The prevailing narrative on the euro crisis goes like this: The recovery in southern European countries is progressing – slowly, but steadily. One reason is monetary policy, which is bringing relief to heavily indebted nations and giving their governments time to carry out necessary reforms. Another reason is Germany’s astounding economic power, which can carry along the continent’s feeble periphery.
But this is proving to be a fairy tale. First, there is no genuine recovery in most southern European countries. The two largest economies, Italy and France, are shrinking or stagnating. In most other nations things don’t look much better. Second, the supposed powerhouse at the center of Europe’s economy is itself losing strength.
For months now, almost all German economic data has been disappointing. Industrial production in August was down 4 percent. New industrial orders were down almost 6 percent.
Yes, these are only monthly figures. But they are alarming, especially as the downward trend has developed an ominous momentum over the course of the year. The first quarter was still strong. In the second, the economy contracted by 0.2 percent. Now a few economists no longer rule out the possibility that the economy will also shrink in the third quarter. Two quarters of negative growth in a row – that is called a “technical recession.”
Uncertainty is spreading in the German business community, not least because of geopolitical risks. The International Monetary Fund warned this week that conflict with Russia and war against the self-proclaimed Islamic State are weakening the world growth prospects.
This in turn dampens the mood of companies in Germany, which has just seen a fifth straight decline in the Ifo Index, a barometer of the German business climate. Firms are holding back from investing, and who can blame them? A sanctions spiral with Russia, a Russian gas boycott, or possible military escalation in Iraq – any of these could pull the rug out from under the best-laid business plans.
Germany’s solid government finances and the continuing strength of its labor market cannot hide the fact that Europe’s largest economy is vulnerable. It was always an illusion to believe Germany could detach itself from the rest of Europe. More than half of German exports go to its European neighbors. Only 6 percent goes to the much-hyped Chinese market. And let’s not forget that German economic performance is only slightly better than it was seven years ago, before the crisis. To be sure, Germany is in no longer the “sick man of Europe,” as was claimed shortly before the turn of the millennium. But it is far from being the universally acknowledged powerhouse of Europe.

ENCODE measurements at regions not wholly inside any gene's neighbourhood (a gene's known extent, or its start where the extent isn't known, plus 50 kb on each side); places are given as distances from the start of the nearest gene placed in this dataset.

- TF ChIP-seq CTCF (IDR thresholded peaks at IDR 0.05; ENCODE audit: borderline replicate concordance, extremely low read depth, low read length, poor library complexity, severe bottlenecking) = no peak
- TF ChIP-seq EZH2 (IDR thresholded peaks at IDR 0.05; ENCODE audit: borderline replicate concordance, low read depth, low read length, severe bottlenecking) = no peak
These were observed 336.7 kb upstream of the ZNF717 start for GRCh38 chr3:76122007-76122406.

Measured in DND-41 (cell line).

The crucial question is: What can be done politically to overcome this period of weakness? It is not a matter of spending on large economic stimulus programs. And it is not a matter of abandoning the balanced budgets, which the German finance minister, Wolfgang Schäuble, has pursued as a top priority. At the most, the government could explore whatever room for maneuver it has to promote business investment, for example by allowing companies to write off machinery and other capital equipment more quickly.
It was always an illusion to believe Germany could detach itself from the rest of Europe.
But the German government could respond decisively in another way. Economics is 50 percent psychology, said Ludwig Erhard, the former chancellor who is considered the architect of West Germany’s post-war economic miracle. He was wrong: Now, 50 years later, one could argue that it is more than 50 percent.
What Germany requires more than ever is a sign of an upswing. The country needs structural reforms: more flexibility in labor markets, especially in the service sector; less bureaucracy; more money for education and investment, less for consumption.
Up to now, Chancellor Angela Merkel has done much to redistribute prosperity, but almost nothing to increase it. A minimum wage; retirement at age 63; pension eligibility for child-raising years. It can be debated whether these measures are justified in terms of pursuing a policy of fairer distribution of wealth. But it is undeniable that they do nothing to improve the investment climate.
The chancellor’s claim to exercise decisive influence on policy in Europe is based primarily on the relative strength of the German economy. But that strength is no longer a given. The reform dividends of her predecessor, Gerhard Schröder, have been used up. Look no further than Germany’s increasingly weak economic data for proof.
Jens Münchrath heads Handelsblatt’s economics and monetary policy desk. To contact the author: firstname.lastname@example.org.